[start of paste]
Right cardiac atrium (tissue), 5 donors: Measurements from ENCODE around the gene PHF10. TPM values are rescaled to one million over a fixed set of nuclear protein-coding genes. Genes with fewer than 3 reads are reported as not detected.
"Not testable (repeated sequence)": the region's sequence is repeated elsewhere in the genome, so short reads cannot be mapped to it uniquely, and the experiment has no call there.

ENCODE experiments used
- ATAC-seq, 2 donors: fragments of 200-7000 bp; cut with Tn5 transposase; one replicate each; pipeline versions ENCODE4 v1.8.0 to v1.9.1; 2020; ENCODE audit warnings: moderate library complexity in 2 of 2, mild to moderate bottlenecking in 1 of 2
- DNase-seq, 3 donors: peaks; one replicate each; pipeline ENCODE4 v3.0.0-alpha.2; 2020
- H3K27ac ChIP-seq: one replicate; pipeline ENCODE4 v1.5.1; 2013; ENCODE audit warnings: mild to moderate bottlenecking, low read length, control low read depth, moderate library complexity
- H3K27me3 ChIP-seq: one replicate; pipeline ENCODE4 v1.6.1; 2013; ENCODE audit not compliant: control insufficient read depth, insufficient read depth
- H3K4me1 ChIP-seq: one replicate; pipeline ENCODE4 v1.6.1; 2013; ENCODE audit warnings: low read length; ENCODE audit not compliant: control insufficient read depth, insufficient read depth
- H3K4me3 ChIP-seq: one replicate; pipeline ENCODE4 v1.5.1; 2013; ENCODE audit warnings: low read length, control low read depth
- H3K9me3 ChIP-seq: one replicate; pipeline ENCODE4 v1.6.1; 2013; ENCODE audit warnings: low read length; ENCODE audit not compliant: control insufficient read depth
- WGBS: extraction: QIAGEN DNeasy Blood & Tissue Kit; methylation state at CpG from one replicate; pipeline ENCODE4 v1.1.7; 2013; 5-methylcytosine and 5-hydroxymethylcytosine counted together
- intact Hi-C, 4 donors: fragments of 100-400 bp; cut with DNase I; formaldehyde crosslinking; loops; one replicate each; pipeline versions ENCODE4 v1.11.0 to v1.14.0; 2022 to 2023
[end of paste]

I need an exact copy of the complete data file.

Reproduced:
Right cardiac atrium (tissue), 5 donors: Measurements from ENCODE around the gene PHF10. TPM values are rescaled to one million over a fixed set of nuclear protein-coding genes. Genes with fewer than 3 reads are reported as not detected.
"Not testable (repeated sequence)": the region's sequence is repeated elsewhere in the genome, so short reads cannot be mapped to it uniquely, and the experiment has no call there.

ENCODE experiments used
- ATAC-seq, 2 donors: fragments of 200-7000 bp; cut with Tn5 transposase; one replicate each; pipeline versions ENCODE4 v1.8.0 to v1.9.1; 2020; ENCODE audit warnings: moderate library complexity in 2 of 2, mild to moderate bottlenecking in 1 of 2
- DNase-seq, 3 donors: peaks; one replicate each; pipeline ENCODE4 v3.0.0-alpha.2; 2020
- H3K27ac ChIP-seq: one replicate; pipeline ENCODE4 v1.5.1; 2013; ENCODE audit warnings: mild to moderate bottlenecking, low read length, control low read depth, moderate library complexity
- H3K27me3 ChIP-seq: one replicate; pipeline ENCODE4 v1.6.1; 2013; ENCODE audit not compliant: control insufficient read depth, insufficient read depth
- H3K4me1 ChIP-seq: one replicate; pipeline ENCODE4 v1.6.1; 2013; ENCODE audit warnings: low read length; ENCODE audit not compliant: control insufficient read depth, insufficient read depth
- H3K4me3 ChIP-seq: one replicate; pipeline ENCODE4 v1.5.1; 2013; ENCODE audit warnings: low read length, control low read depth
- H3K9me3 ChIP-seq: one replicate; pipeline ENCODE4 v1.6.1; 2013; ENCODE audit warnings: low read length; ENCODE audit not compliant: control insufficient read depth
- WGBS: extraction: QIAGEN DNeasy Blood & Tissue Kit; methylation state at CpG from one replicate; pipeline ENCODE4 v1.1.7; 2013; 5-methylcytosine and 5-hydroxymethylcytosine counted together
- intact Hi-C, 4 donors: fragments of 100-400 bp; cut with DNase I; formaldehyde crosslinking; loops; one replicate each; pipeline versions ENCODE4 v1.11.0 to v1.14.0; 2022 to 2023